So often, I think this idea of “high school poetry”, even now, gets dismissed or laughed off by people who are extremely unaware of the amount of brilliant work happening in those spaces. Do you have any thoughts on the advancement of youth poetry, and changing some of the perceptions around it?


Yeah I’ve been thinking a lot about how we can grow youth poetry, especially in Columbus. And I think we need a two part solution,  the first part is just getting more teenagers out to shows. The fact is more often than not the only high school kids in the audience are me and people from Mosaic.  I think if we want youth poetry to be taken seriously in Columbus that trend needs to change.

The other part of that is that we need to give the high school poets who are really passionate about their craft more avenues to showcase their work. Features that showcase the high schoolers in the city either as solo performers or as groups would be great. And tying into that creating more avenues for high school poets to tap into the parts of the national scene set a side for them would be really help encourage the youth really get even more aggressive about pursuing excellence in their craft.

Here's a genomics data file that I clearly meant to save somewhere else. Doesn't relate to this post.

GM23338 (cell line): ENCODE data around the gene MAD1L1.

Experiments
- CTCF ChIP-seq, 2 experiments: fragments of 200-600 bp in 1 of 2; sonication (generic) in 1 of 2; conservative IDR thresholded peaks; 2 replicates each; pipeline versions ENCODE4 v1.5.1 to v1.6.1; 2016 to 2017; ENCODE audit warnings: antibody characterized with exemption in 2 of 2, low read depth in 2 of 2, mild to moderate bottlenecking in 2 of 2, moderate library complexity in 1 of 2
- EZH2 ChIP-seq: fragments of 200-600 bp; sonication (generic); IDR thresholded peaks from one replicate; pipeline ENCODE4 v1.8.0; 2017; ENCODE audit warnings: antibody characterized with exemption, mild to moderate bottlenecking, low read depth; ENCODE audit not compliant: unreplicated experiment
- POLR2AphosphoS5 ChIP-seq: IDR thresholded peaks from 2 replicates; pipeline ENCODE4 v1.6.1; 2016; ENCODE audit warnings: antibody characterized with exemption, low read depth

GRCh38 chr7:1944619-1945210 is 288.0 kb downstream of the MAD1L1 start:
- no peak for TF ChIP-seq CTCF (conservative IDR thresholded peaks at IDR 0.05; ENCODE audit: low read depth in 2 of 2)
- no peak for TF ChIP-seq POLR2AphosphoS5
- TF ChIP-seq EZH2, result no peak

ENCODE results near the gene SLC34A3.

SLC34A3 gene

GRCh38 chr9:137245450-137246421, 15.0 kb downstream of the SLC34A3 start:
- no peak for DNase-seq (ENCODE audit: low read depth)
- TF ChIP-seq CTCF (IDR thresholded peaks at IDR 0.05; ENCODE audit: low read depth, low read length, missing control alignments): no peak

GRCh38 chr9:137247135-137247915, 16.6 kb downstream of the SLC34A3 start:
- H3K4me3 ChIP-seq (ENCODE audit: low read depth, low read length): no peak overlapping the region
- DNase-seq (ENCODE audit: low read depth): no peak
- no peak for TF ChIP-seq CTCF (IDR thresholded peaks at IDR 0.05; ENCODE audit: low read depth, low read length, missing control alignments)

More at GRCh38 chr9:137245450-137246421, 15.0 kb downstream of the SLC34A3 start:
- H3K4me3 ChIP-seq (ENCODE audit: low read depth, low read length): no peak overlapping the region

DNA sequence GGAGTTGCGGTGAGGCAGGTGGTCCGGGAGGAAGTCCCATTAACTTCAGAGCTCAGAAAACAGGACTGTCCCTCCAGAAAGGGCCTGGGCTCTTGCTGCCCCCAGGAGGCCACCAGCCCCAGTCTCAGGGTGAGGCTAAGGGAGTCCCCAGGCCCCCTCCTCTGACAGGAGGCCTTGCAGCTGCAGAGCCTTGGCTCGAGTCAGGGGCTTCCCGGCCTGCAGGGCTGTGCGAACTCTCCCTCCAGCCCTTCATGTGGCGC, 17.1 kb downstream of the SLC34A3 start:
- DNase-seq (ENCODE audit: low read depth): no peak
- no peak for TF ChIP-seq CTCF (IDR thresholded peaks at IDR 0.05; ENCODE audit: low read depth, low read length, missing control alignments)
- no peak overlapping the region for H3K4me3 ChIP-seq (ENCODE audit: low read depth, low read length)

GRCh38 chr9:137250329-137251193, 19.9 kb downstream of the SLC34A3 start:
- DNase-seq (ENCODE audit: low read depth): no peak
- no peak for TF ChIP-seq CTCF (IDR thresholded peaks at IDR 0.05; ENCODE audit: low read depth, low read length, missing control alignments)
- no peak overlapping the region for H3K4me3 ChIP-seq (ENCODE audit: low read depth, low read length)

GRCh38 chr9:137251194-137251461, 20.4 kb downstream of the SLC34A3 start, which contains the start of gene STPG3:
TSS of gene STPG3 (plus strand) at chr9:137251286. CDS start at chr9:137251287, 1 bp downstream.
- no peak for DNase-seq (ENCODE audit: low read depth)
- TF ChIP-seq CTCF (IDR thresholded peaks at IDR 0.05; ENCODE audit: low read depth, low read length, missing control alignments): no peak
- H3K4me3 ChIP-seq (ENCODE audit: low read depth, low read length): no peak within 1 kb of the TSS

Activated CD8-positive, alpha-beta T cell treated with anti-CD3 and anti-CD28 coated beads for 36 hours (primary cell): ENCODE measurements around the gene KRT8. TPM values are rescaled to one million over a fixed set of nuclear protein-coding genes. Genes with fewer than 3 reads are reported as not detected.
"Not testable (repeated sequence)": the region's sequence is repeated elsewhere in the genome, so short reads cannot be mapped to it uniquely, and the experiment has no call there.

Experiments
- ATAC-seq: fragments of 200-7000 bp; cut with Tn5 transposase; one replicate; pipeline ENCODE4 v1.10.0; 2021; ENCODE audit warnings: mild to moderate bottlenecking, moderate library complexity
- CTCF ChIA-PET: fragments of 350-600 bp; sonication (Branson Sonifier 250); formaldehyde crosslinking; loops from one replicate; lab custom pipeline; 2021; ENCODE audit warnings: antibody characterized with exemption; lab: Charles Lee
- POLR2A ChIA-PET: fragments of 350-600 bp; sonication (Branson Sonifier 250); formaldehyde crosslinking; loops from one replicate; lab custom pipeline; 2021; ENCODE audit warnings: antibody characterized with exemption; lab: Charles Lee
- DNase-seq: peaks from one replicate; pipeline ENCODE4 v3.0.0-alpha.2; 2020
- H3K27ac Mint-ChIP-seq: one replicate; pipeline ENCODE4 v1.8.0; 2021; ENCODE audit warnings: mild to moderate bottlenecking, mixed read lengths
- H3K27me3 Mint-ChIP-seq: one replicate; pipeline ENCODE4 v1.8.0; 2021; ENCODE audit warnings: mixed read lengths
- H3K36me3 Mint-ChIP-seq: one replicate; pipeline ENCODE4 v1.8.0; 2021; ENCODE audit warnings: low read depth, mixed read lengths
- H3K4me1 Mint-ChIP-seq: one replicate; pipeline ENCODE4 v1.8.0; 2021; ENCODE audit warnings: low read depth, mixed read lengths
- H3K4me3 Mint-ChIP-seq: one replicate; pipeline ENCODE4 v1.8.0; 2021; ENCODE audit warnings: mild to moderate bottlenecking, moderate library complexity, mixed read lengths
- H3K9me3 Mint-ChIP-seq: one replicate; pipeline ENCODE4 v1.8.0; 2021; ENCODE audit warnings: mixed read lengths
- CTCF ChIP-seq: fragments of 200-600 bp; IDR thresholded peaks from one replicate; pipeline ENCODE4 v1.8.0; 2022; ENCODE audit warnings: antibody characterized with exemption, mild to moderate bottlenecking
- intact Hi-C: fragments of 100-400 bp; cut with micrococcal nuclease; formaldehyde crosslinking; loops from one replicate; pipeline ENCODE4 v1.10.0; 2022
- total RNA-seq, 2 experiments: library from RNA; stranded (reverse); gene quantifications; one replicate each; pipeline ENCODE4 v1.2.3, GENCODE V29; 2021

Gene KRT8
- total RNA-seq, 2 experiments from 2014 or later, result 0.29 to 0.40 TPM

Especially I’d love to see an easier way for the high schoolers in Columbus to go out to IWPS and compete in the youth division, and for us to get some Brave New Voices representation.


Finally, my dude. My dude. It kills me that you’re not staying in Columbus. Sure, I am ALSO not staying in Columbus, but I have always thought your voice is one that the scene could desperately use in the future. That said, what’s next? Is poetry still something you’re keeping on the table going forward? College and beyond?


Well then you be happy to know that I actually will be staying in Columbus for at least a few more years as I attend Columbus State and hope to transfer over to OSU.


As far as poetry goes and I plan on staying a part of the scene for as long as I can see moving forward. I plan on going out for a slot on a Columbus NPS team next and continue working on crafting new and more challenging material.


Ryan, thanks so much for doing this. Your voice is so valuable, and you’ve had an incredible impact on this scene already. Can’t wait to see what’s next.


RYAN JAVERY  is a Columbus native and soon to be graduate of the Mosaic program. He has competed on two Columbus District High School poetry slam teams, making the individual finals in 2014.